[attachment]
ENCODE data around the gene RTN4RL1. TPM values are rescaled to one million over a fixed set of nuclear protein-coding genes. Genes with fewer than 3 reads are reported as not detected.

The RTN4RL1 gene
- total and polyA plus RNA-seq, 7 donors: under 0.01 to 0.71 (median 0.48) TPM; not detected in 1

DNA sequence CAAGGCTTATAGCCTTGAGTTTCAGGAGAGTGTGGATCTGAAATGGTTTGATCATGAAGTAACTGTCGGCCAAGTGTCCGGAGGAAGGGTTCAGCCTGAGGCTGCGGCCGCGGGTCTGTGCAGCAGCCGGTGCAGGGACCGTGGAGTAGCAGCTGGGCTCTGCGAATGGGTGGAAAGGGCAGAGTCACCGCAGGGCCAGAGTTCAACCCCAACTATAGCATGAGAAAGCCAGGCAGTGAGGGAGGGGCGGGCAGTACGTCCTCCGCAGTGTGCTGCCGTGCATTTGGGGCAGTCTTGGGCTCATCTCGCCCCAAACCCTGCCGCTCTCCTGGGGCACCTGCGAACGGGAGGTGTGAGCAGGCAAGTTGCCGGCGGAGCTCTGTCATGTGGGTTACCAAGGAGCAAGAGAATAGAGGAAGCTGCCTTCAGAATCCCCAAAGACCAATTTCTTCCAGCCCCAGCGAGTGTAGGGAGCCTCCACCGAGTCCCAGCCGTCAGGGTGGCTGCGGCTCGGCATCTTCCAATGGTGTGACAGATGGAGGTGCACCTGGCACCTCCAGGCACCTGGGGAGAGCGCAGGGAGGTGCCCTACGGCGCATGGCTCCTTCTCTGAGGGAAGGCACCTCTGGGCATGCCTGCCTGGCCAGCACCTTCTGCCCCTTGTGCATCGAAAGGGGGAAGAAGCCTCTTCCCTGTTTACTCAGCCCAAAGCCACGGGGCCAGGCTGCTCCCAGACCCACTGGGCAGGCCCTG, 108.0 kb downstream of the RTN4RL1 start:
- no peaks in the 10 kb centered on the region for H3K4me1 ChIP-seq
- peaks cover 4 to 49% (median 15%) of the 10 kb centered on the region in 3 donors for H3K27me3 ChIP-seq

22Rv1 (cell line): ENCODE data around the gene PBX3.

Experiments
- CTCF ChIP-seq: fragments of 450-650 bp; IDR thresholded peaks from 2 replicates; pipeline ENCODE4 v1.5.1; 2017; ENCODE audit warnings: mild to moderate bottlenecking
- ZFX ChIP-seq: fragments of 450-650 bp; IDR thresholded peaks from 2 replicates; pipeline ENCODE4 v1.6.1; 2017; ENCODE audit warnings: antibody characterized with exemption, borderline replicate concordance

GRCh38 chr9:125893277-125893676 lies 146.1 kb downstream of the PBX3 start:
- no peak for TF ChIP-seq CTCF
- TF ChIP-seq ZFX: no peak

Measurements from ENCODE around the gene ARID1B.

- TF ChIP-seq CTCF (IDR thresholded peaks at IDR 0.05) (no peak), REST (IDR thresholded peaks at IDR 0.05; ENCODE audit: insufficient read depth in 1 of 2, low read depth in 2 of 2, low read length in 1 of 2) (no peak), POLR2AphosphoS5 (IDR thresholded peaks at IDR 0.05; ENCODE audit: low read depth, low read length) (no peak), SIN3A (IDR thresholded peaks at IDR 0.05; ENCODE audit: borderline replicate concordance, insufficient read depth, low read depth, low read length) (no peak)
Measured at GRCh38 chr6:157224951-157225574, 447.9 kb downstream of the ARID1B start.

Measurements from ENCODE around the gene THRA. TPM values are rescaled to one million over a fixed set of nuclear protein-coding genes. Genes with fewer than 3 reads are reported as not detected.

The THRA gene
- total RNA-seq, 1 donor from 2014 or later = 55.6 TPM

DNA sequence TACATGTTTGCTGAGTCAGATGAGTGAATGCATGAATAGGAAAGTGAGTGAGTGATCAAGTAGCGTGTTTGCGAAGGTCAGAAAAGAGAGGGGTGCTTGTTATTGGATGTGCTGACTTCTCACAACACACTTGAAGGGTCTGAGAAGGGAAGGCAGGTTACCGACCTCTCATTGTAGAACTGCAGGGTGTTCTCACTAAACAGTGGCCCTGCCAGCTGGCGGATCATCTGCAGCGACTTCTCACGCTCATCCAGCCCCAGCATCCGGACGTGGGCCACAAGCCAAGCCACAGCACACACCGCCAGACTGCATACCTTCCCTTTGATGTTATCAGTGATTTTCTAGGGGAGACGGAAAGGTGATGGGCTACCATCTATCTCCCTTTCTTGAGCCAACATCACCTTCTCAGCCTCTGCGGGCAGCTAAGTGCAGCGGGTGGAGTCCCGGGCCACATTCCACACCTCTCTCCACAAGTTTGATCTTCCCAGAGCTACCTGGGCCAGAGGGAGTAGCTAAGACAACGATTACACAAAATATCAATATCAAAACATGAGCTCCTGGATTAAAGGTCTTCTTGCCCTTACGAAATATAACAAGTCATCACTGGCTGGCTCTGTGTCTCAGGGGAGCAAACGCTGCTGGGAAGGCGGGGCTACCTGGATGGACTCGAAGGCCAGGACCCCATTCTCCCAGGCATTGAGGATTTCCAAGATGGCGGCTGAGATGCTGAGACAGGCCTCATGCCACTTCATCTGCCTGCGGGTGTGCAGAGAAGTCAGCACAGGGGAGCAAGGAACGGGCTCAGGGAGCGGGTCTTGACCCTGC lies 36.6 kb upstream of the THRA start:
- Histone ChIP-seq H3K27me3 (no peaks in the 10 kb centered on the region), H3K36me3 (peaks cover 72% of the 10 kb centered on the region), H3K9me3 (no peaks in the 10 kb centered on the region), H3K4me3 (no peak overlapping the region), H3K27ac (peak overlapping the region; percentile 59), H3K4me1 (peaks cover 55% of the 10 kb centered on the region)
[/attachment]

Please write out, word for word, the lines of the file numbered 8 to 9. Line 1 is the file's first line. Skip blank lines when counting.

Experiments
- CTCF ChIP-seq: fragments of 450-650 bp; IDR thresholded peaks from 2 replicates; pipeline ENCODE4 v1.5.1; 2017; ENCODE audit warnings: mild to moderate bottlenecking